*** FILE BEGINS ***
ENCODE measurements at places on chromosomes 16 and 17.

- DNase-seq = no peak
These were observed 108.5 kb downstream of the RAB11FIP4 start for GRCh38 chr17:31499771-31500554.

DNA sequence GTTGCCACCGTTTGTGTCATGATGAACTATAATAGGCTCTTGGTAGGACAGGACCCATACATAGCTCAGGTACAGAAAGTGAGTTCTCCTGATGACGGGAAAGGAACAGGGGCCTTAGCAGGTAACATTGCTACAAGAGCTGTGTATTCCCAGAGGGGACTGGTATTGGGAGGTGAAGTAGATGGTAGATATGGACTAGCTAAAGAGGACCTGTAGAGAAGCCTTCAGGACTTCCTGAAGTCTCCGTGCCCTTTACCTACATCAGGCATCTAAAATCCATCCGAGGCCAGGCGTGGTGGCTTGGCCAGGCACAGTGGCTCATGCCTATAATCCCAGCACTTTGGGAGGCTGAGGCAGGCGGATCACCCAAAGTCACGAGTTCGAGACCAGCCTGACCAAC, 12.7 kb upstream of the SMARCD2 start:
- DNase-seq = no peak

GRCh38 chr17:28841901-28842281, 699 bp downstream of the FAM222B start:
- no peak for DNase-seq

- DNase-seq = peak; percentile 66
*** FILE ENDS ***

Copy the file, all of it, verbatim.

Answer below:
ENCODE measurements at places on chromosomes 16 and 17.

- DNase-seq = no peak
These were observed 108.5 kb downstream of the RAB11FIP4 start for GRCh38 chr17:31499771-31500554.

DNA sequence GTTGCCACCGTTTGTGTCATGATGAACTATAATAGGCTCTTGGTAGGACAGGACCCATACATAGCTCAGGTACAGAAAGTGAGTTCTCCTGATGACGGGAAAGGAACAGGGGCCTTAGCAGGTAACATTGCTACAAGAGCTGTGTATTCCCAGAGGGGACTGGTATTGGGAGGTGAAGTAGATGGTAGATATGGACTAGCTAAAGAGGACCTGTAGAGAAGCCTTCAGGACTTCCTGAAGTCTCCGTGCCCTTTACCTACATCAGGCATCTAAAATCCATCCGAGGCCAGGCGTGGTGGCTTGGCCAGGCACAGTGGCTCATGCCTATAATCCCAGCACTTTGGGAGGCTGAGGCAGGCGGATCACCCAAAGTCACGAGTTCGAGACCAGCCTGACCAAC, 12.7 kb upstream of the SMARCD2 start:
- DNase-seq = no peak

GRCh38 chr17:28841901-28842281, 699 bp downstream of the FAM222B start:
- no peak for DNase-seq

- DNase-seq = peak; percentile 66